How to be Wrong

8 03 2013

I can’t remember when I first heard Dudley Hersbach’s bit about error, but it’s a good one to repeat and discuss in Hegelian terms:

And often, the key thing, if you’re going to be wrong, is to be wrong in an interesting way-because you tried some excursion in thought that took you over somewhere and gave you a new perspective. That’s the kind of thing to try to emphasize.

This plea for a broader notion of science and scientific endeavor applies equally well as a description of the Hegelian vision of specualtive philosophy’s relationship to knowledge in general. It is also, like Hegel, frustratingly vague on the matter of what it means to be ‘wrong in an interesting way.’ What does a ‘new perspective’ entail and why does it even matter?

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Reading Hegel’s An Introduction to a Philosophy of History

2 07 2012

I spent some recent bit of vacation (re)reading through portions of G. W. F. Hegel’s Introduction to a Philosophy of History (Hackett edition, translated by Leo Rauch). In part, that’s just because thinking about Marx puts me in mind of Hegel, but I also wanted to revisit this little book with the fresh eyes; the last time I really read Hegel was almost a decade ago. What follows is mostly a record of my responses to it, in a rough sort of order. I might revisit it more carefully later, but then I might not.

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[News] Cornel West and Melissa Harris-Perry

3 06 2011

Cornell West was in the news a bit last month because of some fairly harsh things he has said about the President. The story seems to have taken off here and, to my mind, had its most meaningful articulation here on the Ed Show. There seems to be a fair amount in between those two points, but especially Melissa Harris-Perry’s print response here.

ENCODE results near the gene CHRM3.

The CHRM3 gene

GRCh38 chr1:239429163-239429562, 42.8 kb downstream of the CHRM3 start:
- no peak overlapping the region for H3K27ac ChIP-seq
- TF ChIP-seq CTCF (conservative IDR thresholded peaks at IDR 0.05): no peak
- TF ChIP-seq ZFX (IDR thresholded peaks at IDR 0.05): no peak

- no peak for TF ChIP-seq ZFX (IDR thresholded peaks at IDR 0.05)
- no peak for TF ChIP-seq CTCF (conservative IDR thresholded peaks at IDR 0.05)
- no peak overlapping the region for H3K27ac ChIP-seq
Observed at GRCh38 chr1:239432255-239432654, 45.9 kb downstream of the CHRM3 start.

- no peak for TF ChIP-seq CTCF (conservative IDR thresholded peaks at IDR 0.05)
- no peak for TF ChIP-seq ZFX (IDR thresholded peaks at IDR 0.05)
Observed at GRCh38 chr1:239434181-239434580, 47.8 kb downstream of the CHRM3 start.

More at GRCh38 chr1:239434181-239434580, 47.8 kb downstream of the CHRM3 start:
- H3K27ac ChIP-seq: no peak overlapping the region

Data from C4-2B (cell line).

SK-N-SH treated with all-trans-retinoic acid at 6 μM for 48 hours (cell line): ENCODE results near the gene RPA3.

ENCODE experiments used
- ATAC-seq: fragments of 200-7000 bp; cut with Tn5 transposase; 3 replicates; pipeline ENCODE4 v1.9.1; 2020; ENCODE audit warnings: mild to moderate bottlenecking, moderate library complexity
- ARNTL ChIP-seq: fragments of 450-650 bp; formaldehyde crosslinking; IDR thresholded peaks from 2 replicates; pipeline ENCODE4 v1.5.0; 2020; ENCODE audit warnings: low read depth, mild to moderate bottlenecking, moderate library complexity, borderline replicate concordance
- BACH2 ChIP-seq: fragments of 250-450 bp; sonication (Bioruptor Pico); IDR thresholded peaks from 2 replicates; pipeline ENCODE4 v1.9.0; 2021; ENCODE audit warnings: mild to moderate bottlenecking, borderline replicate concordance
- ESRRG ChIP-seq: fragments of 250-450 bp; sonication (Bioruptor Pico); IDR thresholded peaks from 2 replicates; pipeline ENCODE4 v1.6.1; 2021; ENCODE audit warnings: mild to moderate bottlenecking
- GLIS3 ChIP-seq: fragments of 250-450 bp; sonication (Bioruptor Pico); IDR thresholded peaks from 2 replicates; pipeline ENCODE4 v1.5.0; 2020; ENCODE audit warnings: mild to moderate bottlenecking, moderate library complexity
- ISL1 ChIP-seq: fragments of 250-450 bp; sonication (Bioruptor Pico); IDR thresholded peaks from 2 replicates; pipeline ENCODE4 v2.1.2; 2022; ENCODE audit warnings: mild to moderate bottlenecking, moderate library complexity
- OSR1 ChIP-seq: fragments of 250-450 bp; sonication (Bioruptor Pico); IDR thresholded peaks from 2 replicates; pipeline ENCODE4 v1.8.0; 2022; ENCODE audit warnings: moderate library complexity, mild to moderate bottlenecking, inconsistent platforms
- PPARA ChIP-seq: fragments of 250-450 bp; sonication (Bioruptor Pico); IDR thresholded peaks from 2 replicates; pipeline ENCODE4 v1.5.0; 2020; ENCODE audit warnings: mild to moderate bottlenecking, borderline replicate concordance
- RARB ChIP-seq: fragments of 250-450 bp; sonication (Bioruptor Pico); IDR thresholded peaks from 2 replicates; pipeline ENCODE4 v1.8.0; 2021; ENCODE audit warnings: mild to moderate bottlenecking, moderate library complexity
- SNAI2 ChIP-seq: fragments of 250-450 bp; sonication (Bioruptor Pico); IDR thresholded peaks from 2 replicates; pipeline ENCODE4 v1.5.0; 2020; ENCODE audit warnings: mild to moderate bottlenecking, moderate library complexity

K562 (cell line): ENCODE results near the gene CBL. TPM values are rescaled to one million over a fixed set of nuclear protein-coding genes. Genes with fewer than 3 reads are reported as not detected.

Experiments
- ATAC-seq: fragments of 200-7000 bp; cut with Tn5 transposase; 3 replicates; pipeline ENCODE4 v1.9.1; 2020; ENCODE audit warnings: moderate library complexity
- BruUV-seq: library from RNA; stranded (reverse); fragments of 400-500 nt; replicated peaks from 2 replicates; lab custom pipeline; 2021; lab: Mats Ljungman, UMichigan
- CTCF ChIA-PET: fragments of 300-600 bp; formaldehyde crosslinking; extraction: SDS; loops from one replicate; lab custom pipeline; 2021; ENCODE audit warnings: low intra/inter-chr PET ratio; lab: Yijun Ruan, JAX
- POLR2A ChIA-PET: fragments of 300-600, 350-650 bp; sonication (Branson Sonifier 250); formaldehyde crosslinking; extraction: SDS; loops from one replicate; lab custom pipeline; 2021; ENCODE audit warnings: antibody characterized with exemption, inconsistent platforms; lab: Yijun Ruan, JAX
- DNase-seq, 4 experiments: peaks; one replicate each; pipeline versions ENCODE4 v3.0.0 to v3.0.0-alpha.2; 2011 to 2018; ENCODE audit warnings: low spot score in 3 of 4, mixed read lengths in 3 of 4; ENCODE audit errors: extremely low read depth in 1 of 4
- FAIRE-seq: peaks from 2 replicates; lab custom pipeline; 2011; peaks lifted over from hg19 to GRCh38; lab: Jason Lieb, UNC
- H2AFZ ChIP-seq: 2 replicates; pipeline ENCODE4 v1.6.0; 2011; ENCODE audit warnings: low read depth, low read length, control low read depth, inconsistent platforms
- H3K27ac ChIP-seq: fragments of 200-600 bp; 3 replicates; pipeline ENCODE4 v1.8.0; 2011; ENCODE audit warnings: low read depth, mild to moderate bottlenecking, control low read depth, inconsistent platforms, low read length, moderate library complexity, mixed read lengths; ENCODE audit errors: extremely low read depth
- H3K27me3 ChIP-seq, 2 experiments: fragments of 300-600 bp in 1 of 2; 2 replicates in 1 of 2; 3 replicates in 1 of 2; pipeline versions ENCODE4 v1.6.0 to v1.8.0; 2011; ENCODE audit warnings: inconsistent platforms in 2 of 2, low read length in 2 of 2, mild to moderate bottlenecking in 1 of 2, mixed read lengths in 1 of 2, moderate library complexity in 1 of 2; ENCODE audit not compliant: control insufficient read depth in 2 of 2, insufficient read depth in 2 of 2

What interests me most keenly is the pair of interviews on the Ed Show. The interview of West followed immediately with that of Harris-Perry shows off well the conceptual distance between them and their ways of thinking. I’m pleased that the show gave each interviewee a block of time rather than simply using the simultaneous split-screen method.

That space gave each of their views room to breathe and prevented the interview from becoming an occasion for debate-style one-upmanship. The show does give Harris-Perry’s view pride of place in terms of how the host responds and in closing out the segment, but a certain bias is inescapable.

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Towards a proper understanding of religious community

29 07 2009

[8/5/2010: Virtually no modification from original posting in July of 2009]

This post is largely critical, distinguishing obstacles that have come between me and a healthy concept of religious community.  It’s propadeutic.  It includes some glimmers of how I want to start talking about religion and community, but an awful lot about what I think may stand in the way of that.

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